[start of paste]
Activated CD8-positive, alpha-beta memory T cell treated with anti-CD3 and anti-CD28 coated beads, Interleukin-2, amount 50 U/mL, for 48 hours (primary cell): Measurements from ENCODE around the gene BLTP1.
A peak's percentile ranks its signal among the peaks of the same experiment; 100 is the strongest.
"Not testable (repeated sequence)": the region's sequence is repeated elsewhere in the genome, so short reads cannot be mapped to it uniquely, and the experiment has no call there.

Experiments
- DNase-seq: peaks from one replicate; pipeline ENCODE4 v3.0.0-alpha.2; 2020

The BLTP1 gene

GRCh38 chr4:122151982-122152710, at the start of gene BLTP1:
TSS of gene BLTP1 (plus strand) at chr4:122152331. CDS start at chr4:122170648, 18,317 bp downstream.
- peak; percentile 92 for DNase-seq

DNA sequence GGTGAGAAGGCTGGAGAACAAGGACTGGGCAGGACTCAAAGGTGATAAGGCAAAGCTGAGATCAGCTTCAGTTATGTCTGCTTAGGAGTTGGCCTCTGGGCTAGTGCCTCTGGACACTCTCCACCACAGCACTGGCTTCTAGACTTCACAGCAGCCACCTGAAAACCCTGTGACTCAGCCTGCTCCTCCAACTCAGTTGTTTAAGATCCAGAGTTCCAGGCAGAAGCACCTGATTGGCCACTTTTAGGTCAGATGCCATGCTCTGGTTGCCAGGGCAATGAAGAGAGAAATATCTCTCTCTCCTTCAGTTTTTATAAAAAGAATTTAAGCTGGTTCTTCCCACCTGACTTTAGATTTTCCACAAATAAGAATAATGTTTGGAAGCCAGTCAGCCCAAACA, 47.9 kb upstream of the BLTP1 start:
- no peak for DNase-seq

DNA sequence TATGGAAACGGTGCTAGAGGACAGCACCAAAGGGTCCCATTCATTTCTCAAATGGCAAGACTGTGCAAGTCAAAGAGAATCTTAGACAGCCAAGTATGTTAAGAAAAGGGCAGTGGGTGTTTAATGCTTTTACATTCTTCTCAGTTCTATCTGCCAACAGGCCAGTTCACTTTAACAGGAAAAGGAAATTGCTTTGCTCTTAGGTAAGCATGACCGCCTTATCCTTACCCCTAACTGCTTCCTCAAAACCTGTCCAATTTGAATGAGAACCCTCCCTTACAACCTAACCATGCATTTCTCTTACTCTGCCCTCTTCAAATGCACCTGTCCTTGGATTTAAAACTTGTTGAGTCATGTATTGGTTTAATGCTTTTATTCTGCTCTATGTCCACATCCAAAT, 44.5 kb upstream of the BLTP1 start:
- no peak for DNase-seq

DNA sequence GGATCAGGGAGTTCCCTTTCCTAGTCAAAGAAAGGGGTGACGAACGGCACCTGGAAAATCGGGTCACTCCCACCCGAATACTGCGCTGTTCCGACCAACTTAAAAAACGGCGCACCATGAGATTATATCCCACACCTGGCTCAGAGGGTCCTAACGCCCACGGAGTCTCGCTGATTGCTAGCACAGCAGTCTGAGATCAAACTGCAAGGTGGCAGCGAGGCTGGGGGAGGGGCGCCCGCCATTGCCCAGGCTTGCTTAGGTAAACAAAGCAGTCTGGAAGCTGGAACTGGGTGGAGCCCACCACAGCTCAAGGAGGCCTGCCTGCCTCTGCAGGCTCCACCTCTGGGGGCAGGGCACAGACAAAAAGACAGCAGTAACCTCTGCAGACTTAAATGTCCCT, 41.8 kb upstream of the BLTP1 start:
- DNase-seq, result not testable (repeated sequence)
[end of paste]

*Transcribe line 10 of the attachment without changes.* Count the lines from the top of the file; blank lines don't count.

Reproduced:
DNA sequence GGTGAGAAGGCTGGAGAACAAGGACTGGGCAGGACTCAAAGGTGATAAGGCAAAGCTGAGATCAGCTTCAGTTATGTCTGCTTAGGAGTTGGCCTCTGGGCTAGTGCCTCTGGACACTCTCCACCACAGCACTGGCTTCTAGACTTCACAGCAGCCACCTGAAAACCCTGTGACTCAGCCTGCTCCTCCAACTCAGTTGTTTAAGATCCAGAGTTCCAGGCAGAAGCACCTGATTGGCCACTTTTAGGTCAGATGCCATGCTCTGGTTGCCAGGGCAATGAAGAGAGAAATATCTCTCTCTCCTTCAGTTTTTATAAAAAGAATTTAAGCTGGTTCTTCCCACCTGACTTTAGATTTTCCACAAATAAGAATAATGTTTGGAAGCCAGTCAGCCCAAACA, 47.9 kb upstream of the BLTP1 start: